Concepts and tools for continuous and discretetime signal and system analysis with applications in signal processing, communications, and control. Mathematical representation of signals and systems. Linearity and time invariance. System impulse and step responses. System frequency response. Frequencydomain representations: Fourier series and Fourier transforms. Filtering and signal distortion. Time/frequency sampling and interpolation. Continuousdiscretetime signal conversion and quantization. Discretetime signal processing. Prerequisite:
MATH 53 or
CME 102.
Terms: Win, Sum

Units: 4

UG Reqs: GER:DBEngrAppSci, WAYAQR, WAYFR

Grading: Letter or Credit/No Credit
EE 102B: Signal Processing and Linear Systems II
Continuation of
EE 102A. Concepts and tools for continuous and discretetime signal and system analysis with applications in communications, signal processing and control. Analog and digital modulation and demodulation. Sampling, reconstruction, decimation and interpolation. Finite impulse response filter design. Discrete Fourier transforms, applications in convolution and spectral analysis. Laplace transforms, applications in circuits and feedback control. Z transforms, applications in infinite impulse response filter design. Prerequisite:
EE 102A.
Terms: Spr

Units: 4

UG Reqs: GER:DBEngrAppSci, WAYAQR, WAYFR

Grading: Letter or Credit/No Credit
Instructors:
Pauly, J. (PI)
;
Murray, G. (TA)
EE 103: Introduction to Matrix Methods (CME 103)
Introduction to applied linear algebra with emphasis on applications. Vectors, norm, and angle; linear independence and orthonormal sets; applications to document analysis. Clustering and the kmeans algorithm. Matrices, left and right inverses, QR factorization. Leastsquares and model fitting, regularization and crossvalidation. Constrained and nonlinear leastsquares. Applications include timeseries prediction, tomography, optimal control, and portfolio optimization. Undergraduate students should enroll for 5 units, and graduate students should enroll for 3 units. Prerequisites:
MATH 51 or
CME 100, and basic knowledge of computing (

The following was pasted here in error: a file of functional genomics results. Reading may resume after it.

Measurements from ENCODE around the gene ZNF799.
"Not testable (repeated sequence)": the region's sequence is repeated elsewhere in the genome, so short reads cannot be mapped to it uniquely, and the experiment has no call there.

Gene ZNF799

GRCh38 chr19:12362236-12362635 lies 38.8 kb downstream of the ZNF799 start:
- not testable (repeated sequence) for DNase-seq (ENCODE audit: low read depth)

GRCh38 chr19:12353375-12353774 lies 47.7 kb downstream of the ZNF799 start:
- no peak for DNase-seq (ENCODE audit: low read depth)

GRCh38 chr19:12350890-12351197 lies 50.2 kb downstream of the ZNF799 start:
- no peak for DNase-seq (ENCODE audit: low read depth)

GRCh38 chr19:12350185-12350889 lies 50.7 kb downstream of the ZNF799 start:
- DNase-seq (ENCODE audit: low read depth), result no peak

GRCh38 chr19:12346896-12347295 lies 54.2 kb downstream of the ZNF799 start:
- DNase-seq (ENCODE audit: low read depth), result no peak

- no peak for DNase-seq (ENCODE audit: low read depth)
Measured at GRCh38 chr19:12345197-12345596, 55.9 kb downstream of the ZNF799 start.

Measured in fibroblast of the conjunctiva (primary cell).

CS 106A is more than enough, and can be taken concurrently).
EE103/CME103 and
Math 104 cover complementary topics in applied linear algebra. The focus of EE103 is on a few linear algebra concepts, and many applications; the focus of
Math 104 is on algorithms and concepts.
Terms: Aut, Sum

Units: 35

UG Reqs: GER:DBMath, WAYAQR, WAYFR

Grading: Letter or Credit/No Credit
Instructors:
Jani, T. (PI)
;
Osgood, B. (PI)
;
Degleris, A. (TA)
;
Harvey, B. (TA)
;
Jani, T. (TA)
;
Landy, N. (TA)
;
Muppidi, S. (TA)
;
Shen, H. (TA)
;
Sowell, S. (TA)
EE 104: Introduction to Machine Learning
Introduction to machine learning. Formulation of supervised and unsupervised learning problems. Regression and classification. Data standardization and feature engineering. Loss function selection and its effect on learning. Regularization and its role in controlling complexity. Validation and overfitting. Robustness to outliers. Simple numerical implementation. Experiments on data from a wide variety of engineering and other disciplines. Undergraduate students should enroll for 5 units, and graduate students should enroll for 3 units. Prerequisites:
EE 103;
EE 178 or
CS 109; CS106A or equivalent.
Terms: Spr

Units: 35

Grading: Letter or Credit/No Credit
Instructors:
Lall, S. (PI)
;
Lange, B. (TA)
EE 107: Embedded Networked Systems
Networked embedded systems are often hidden from our view, but they are a key component that enables our modern society. Embedded systems bridge our physical world with powerful digital measurement and control systems. Applications of today's embedded systems range from stabilization in drones authentication in credit cards, and even temperature control in toasters. In this class, students will learn about how to build an networked embedded system from the ground up. The lectures will focus on the key enabling components of embedded systems, including: Clocks, GPIO, Interrupts, Busses, Amplifiers, Regulators, Power supplies, ADC/DAC, DMA, and Storage. The goal of the class is to familiarize the students with these components such that they can build their own embedded systems in devices. Prerequisites:
EE 102A or
ENGR 40M.
Terms: Win, Spr

Units: 3

Grading: Letter or Credit/No Credit
Instructors:
Katti, S. (PI)
;
Hu, P. (TA)